Gen Z: The Mysterious Financial Habits of New Adults
The designation of date ranges for each generation is a relatively arbitrary process, and therefore an end year for Gen Z is currently up for debate. However, it is generally agreed upon that people who are part of “Gen Z” were born during or after 1997. Estimates place the Gen Z population in the U.S. at about 67 million as of 2020, although estimates vary depending on what year various surveys use as a cutoff date.
As with all generations before them, Gen Z will experience a unique financial landscape formed by the combination of their generational circumstances and the state of the economy. Compared to millennials, for example, young adult members of Gen Z typically have more manageable debt and better credit scores than millennials did at a similar age. This is typically attributed to the current trend of economic expansion.
However, in addition to larger economic factors, the financial circumstances of Gen Z are heavily impacted by demographic and cultural factors that influence their financial habits.
Ultimately, spending habits depend on the person. However, each generation typically demonstrates characteristic spending habits overall. As a young generation, Gen Z’s spending habits are still emerging. That being said, distinctive spending habits for Gen Z include a preference for digital payment options and a hesitancy to take on large debts.
Prioritization spending refers to the practice of assessing your spending needs, categorizing them based on priority, and then using that information to build your budget. Gen Z’s inclination toward prioritization spending is tied to their hesitancy to take on large debts. They strongly value the ability to keep their expenses manageable and are reaching adulthood in an economy that allows them to do so realistically.
Spending regrets arise when you make a purchase and then regret it. Because people in Gen Z strongly value not biting off more than they can chew, they are prone to spending regrets. They are also highly likely to go to great lengths to avoid spending regrets.
The emerging savings habits of Gen Z are unique, as they demonstrate both a relative lack of interest in saving and strong resistance to the idea of taking on significant debt.
Lack of Traditional Savings
At this point, it seems that traditional savings options with a bank are not a significant priority for many people who are part of Gen Z. However, they may also be more likely than young adults of previous generations to make sure that they understand their options pertaining to both traditional saving methods and innovative savings methods.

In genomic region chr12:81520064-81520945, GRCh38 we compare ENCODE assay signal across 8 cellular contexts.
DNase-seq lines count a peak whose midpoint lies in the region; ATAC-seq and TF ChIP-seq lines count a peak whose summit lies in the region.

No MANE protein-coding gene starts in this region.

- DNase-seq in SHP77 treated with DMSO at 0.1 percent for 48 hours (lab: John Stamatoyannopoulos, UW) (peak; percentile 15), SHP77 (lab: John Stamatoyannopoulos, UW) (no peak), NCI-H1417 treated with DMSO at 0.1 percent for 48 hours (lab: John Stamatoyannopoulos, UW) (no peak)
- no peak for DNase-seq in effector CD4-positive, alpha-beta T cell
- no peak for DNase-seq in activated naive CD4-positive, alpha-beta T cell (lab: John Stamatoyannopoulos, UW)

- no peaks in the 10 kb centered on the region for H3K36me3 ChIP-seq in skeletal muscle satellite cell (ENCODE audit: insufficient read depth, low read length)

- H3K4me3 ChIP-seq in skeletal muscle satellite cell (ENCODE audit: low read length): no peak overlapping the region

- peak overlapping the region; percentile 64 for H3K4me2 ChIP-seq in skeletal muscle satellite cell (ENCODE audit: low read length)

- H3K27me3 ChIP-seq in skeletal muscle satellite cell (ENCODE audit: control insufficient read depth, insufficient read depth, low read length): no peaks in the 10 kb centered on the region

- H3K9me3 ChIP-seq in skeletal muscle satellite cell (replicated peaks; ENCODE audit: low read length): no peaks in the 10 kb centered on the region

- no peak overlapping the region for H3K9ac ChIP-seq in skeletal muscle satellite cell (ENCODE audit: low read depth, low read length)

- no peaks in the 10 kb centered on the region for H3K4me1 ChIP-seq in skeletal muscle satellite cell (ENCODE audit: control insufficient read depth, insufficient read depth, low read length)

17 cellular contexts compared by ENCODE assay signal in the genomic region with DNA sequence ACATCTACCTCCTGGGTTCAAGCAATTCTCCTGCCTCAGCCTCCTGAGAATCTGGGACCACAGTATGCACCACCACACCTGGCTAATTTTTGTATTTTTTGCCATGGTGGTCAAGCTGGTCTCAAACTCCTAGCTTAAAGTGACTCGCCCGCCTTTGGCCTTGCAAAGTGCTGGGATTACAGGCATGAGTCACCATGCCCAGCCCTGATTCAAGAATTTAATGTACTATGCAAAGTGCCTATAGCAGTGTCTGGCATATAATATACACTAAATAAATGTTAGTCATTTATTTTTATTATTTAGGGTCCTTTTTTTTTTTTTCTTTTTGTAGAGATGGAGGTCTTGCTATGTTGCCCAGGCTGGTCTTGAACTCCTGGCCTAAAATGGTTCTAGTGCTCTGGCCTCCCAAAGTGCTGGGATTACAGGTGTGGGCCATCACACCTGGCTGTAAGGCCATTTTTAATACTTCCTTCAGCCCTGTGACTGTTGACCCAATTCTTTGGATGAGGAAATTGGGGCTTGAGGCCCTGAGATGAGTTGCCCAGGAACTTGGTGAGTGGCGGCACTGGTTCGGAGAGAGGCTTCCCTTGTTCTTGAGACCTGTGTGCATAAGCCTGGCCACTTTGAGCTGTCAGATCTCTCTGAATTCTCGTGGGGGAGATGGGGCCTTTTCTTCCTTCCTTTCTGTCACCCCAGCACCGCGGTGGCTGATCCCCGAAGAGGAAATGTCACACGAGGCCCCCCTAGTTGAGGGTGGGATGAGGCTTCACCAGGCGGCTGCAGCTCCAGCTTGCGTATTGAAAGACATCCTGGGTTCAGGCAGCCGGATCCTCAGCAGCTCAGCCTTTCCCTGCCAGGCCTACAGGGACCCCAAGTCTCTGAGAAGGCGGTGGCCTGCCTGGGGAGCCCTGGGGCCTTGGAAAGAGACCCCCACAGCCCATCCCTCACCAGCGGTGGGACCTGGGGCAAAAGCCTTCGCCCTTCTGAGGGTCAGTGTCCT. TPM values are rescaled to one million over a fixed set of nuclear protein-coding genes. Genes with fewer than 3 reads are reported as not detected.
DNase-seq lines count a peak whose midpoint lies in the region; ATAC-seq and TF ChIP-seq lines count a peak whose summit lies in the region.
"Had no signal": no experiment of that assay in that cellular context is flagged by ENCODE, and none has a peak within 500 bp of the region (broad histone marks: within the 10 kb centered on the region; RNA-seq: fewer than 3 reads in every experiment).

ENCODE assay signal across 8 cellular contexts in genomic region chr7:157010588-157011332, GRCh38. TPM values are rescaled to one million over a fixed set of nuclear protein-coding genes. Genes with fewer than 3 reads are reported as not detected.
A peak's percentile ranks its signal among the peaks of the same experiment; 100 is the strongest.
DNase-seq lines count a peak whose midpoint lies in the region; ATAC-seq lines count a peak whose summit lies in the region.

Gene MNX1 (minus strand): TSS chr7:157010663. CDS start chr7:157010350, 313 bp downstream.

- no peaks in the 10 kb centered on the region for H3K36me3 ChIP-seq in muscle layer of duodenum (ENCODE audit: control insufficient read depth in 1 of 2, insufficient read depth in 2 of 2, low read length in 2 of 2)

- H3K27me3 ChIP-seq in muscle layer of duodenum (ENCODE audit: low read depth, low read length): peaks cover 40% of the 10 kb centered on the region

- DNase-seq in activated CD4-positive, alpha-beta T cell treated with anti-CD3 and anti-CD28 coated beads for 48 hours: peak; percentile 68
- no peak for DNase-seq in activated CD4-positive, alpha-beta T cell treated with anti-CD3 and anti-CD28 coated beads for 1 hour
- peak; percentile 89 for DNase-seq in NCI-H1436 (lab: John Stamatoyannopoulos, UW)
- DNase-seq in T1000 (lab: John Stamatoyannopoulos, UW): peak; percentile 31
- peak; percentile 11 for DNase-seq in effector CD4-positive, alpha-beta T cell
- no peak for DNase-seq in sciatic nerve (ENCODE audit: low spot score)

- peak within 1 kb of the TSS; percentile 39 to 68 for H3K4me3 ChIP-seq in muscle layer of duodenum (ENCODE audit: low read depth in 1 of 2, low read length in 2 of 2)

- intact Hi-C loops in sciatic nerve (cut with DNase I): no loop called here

Furthermore, members of Gen Z may be increasingly interested in emergency funds following the financial upheaval caused by the COVID-19 pandemic. Overall, however, it will take time for more concrete savings trends to emerge in this young generation.
As previously mentioned, Gen Z is hesitant to take on large debts compared to previous generations. This is due in part to the fact that an expanding economy means they have more options. They may choose a completely different route for pursuing large expenses, or they may take the opportunity to shop around to find the best loan possible.
Furthermore, as real-world experience increasingly outweighs formal education as an avenue for job advancement, Gen Z has less need to utilize student loans.
Preference for Ethical and Socially Aware Brands
Consumers are increasingly interested in ethical goods and services, and this trend is in no small way fueled by the preferences of Gen Z. This interest in ethical goods is also fueling an emphasis on brand transparency regarding things like working conditions, materials used, and the overall supply chain.
Gen Z is also helping to fuel an interest in frequenting small businesses instead of large businesses. This is largely due to easier access to information about business practices, more sustainable production and distribution methods, and support for local economies.
Expectations of Personalization
Personalization is yet another economic trend being fueled by the preferences of Gen Z. Instead of the mass production strategies of the past, Gen Z is increasingly interested in personalized products and services, such as uniquely designed sneakers or customizable gift baskets. This interest goes hand-in-hand with Gen Z’s preference for smaller businesses, as they are more likely to offer unique items such as handmade products.
Use of Mobile Finance
Gen Z is full of digital natives and is highly likely to use digital options whenever they are available. Mobile payment options such as Apple Pay are therefore highly appealing to many members of Gen Z, who are used to using their mobile devices for virtually all of their needs. Mobile payment options not only offer a convenient way to make payments, but also offer easier access to your accounts to monitor your spending.
Financial anxiety broadly refers to any stress or other unhealthy preoccupations related to a person’s finances. As a generation reaching adulthood during uncertain times, Gen Z may be experiencing significant financial anxiety. However, this may be a temporary trend that diminishes as this generation ages and gains more financial literacy regarding things like loans, credit cards, and credit history.
While some of these trends may persist, it is reasonable to expect that other aspects of Gen Z’s financial habits will change as they age and they have to contend with financial variables around them.
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